With elections delayed again, Libya's endless transition angers its people

Libya's economic divisions persist, reflecting political problems
Bank employees work at the Business Center Wahda Bank in Benghazi, Libya August 31, 2021. Picture taken August 31, 2021. REUTERS/Esam Omran Al-Fetori/File Photo

TRIPOLI/BENGHAZI, Libya, Feb 8 (Reuters) - As Libya's political institutions pushed ahead with plans to again extend a transitional period and delay any elections, Libyans across the country were filled with weariness, cynicism and anger.

Libya was meant to hold presidential and parliamentary elections in December, but arguments between factions and bodies of state over how they should take place meant the process collapsed days before the vote.

The parliament voted this week to approve a "roadmap" in which it will choose a new interim government, work with another institution, the High State Council (HSC), to redraft a temporary constitution and push elections back until next year.

"Unfortunately after a year there will be no elections. The transitional periods will continue in Libya and we, the people, are only manipulated," said Saad Mohammed, 35, in Benghazi in eastern Libya.

Nearly 3 million Libyans registered to vote in the December elections, a number that analysts said pointed to a clear national desire to choose their leaders.

"How many times will we postpone? We've been going for years and we've been postponing. And all we see is postponement, postponement, postponement," said Mohamed Gharyani, speaking on a street in Tripoli.

Across the country in Benghazi, Khaled Ali, 46, agreed that politicians were merely trying to stay in power as long as possible. "There will be no elections for a year and a half," he said.

Eleven years of chaos, violence and division since the 2011 NATO-backed uprising against Muammar Gaddafi have left Libya with a series of political institutions that were originally meant to be temporary, but that have stuck around for years.

December's elections were meant to resolve this "crisis of legitimacy", as it has become known, by replacing all Libya's institutions with ones recently chosen by voters.

"Everything the parliament and the High State Council are doing is to procrastinate in order to stay in power," said Asma Fituri, a teacher, in a Tripoli market.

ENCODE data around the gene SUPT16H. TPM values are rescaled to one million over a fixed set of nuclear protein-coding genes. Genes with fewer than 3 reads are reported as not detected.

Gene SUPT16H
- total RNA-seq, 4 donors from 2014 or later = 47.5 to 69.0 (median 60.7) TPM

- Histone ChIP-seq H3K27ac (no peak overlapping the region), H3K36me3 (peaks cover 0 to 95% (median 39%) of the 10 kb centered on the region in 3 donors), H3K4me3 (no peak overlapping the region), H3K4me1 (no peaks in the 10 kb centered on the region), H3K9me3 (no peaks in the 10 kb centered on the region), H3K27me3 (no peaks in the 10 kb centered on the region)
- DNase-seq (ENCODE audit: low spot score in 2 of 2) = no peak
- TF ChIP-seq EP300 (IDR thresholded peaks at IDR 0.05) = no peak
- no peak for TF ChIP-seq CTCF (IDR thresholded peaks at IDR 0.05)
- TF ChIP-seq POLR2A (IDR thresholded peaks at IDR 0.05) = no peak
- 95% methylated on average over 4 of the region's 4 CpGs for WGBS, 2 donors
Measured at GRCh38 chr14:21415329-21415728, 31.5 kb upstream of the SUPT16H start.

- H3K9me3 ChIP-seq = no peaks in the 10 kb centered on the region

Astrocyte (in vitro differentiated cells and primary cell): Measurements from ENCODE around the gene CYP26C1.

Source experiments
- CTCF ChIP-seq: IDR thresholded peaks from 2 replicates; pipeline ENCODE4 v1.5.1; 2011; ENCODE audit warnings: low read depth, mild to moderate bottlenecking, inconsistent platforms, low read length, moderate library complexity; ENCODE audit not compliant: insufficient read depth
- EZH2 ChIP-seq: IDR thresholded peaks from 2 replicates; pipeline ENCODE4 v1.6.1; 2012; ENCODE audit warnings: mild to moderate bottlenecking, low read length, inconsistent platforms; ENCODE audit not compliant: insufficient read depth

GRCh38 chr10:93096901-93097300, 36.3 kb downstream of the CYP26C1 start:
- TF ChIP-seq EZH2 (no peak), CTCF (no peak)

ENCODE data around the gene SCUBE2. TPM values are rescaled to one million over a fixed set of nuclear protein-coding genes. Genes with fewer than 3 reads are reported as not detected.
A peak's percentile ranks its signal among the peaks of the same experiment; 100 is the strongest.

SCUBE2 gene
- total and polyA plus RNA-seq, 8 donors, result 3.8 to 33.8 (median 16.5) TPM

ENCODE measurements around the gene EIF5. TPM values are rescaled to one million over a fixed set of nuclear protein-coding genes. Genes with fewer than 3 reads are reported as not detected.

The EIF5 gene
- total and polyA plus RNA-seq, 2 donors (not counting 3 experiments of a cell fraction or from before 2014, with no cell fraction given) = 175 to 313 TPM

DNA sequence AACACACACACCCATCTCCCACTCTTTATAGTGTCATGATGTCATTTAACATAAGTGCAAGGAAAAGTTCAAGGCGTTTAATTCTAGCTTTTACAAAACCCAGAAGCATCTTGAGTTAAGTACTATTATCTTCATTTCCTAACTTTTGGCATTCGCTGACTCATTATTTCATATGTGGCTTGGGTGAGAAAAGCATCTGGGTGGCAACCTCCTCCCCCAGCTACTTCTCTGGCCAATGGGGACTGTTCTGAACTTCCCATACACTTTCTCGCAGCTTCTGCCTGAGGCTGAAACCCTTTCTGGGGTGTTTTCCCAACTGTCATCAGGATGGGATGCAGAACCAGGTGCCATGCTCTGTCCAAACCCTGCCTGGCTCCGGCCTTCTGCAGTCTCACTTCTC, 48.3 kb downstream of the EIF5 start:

The HSC was formed from members of an interim parliament that was elected in 2012, but which refused to recognise elections to replace it two years later. A 2015 political agreement meant to end the civil war recognised the HSC as an official institution with consultative powers.

The current parliament, the House of Representatives, was elected in 2014. While it did not have a set term, it was supposed to oversee a short transition to a new constitution that would be written by another body elected that year, but which was never completed.

Meanwhile, the latest Tripoli administration, the Government of National Unity (GNU), was installed last year as part of a U.N.-backed roadmap with a mandate to oversee the run-up to elections.

Its leaders were chosen by the 75 members of the Libyan Political Dialogue Forum (LPDF) who were themselves picked by the U.N. to represent the main factional and regional groups.

The LPDF roadmap said the GNU's mandate would run until elections on Dec. 24, 2021, but did not say what would happen if they did not take place.

The U.N. Libya adviser and Western states say the GNU and LPDF both remain valid, though the parliament says their mandate has expired.

"All we want now is elections sooner rather than later so that we can choose new authorities and change the landscape," said Muhanad al-Tawati, a state employee in Tripoli.

Writing by Angus McDowall; Editing by Nick Macfie

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